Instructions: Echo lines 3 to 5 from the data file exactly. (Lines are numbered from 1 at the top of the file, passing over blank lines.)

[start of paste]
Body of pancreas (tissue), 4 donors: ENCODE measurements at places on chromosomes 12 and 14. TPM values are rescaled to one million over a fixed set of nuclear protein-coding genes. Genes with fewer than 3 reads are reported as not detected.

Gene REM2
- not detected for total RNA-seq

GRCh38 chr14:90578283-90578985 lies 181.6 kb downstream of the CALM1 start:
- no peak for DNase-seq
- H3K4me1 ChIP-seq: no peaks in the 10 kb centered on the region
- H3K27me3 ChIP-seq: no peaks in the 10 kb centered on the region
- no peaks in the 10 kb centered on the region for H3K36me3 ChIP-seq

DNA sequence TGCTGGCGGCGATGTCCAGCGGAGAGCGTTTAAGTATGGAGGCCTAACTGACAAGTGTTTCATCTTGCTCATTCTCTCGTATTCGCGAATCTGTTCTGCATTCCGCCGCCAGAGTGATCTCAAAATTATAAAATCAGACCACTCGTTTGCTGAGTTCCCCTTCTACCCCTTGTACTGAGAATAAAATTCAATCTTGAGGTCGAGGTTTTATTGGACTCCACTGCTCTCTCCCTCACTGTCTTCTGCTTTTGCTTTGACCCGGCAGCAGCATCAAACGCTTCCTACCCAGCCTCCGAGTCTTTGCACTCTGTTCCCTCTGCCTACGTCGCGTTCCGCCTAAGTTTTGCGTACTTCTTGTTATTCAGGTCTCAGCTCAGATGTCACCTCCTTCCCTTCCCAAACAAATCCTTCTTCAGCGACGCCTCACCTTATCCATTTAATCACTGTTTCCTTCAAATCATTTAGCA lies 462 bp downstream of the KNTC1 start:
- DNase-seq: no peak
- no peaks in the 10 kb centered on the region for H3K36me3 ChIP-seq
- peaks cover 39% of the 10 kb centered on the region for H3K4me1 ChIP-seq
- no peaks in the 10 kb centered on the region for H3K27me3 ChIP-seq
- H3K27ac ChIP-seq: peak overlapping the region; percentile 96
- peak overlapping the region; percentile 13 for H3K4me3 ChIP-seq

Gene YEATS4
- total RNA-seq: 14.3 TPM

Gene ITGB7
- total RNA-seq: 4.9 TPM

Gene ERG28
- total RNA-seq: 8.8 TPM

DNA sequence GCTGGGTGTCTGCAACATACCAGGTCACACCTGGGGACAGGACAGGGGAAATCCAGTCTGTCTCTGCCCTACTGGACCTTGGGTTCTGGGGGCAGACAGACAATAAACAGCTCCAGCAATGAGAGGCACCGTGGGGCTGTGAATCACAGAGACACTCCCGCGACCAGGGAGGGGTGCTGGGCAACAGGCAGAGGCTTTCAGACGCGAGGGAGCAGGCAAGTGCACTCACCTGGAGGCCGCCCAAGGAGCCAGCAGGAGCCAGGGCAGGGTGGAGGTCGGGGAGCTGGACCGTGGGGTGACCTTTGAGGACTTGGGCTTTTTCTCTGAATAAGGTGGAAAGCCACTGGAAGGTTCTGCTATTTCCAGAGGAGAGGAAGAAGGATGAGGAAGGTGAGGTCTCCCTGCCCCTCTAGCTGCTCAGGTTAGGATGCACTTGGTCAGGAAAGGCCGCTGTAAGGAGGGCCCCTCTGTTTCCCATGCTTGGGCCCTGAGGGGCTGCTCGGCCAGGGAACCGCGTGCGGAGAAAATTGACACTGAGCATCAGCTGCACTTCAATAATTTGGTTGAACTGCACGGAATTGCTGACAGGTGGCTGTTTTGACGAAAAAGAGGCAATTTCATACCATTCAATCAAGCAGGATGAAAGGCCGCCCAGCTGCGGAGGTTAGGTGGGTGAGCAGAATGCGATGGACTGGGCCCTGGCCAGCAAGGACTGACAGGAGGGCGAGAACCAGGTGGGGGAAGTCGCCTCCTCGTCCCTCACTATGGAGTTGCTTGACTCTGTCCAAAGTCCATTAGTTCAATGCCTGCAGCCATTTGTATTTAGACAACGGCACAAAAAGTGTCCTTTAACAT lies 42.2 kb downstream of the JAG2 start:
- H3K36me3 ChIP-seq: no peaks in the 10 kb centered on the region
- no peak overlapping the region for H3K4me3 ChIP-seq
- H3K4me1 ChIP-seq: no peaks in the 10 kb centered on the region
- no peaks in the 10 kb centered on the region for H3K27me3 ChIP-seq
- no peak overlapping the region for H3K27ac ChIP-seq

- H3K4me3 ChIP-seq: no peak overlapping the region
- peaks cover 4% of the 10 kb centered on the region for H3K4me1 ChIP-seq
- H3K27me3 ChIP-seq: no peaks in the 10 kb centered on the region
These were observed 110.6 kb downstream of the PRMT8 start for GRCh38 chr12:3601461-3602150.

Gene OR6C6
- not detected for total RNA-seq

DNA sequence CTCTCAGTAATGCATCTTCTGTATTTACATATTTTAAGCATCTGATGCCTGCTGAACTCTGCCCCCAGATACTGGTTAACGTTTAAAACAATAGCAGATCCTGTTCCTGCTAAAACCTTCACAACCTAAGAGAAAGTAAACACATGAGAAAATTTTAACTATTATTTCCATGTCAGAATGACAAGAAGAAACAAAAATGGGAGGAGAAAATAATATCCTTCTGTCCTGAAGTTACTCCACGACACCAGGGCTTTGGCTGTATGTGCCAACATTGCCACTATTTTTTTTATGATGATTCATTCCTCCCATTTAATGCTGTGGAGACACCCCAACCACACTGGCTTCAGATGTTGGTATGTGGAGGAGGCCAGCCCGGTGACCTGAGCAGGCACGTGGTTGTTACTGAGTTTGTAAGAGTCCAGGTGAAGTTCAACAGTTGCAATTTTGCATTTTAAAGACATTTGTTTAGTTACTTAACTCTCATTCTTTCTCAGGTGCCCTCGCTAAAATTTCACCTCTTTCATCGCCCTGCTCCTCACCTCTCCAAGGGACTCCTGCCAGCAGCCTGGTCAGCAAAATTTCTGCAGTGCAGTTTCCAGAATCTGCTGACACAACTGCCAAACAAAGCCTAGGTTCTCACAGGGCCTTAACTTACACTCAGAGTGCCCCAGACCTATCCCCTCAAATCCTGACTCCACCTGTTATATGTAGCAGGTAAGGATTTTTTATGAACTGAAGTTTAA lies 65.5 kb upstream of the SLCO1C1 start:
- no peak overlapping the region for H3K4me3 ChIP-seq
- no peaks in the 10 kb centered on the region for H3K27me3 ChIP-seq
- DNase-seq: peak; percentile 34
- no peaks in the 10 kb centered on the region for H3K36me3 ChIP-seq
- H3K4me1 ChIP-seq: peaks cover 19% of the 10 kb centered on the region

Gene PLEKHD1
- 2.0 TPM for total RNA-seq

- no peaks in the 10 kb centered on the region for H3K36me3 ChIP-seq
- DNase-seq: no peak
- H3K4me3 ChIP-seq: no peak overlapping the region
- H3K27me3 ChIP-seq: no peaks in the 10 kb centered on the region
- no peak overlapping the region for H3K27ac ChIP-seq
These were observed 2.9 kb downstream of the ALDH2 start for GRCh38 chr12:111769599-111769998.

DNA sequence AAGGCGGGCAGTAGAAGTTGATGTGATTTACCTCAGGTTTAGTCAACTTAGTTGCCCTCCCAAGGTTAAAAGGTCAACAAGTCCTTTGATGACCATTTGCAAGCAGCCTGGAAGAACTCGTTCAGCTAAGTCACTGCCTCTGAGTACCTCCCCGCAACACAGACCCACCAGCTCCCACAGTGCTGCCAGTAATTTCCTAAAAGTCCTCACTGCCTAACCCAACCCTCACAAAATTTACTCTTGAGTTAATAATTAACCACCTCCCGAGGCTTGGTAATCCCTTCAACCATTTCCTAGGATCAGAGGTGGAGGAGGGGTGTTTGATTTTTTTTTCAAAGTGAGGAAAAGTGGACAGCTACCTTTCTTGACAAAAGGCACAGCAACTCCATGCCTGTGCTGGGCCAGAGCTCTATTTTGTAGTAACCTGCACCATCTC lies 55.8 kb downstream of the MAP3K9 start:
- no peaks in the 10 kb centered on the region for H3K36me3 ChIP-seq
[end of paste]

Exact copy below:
- not detected for total RNA-seq

GRCh38 chr14:90578283-90578985 lies 181.6 kb downstream of the CALM1 start:
- no peak for DNase-seq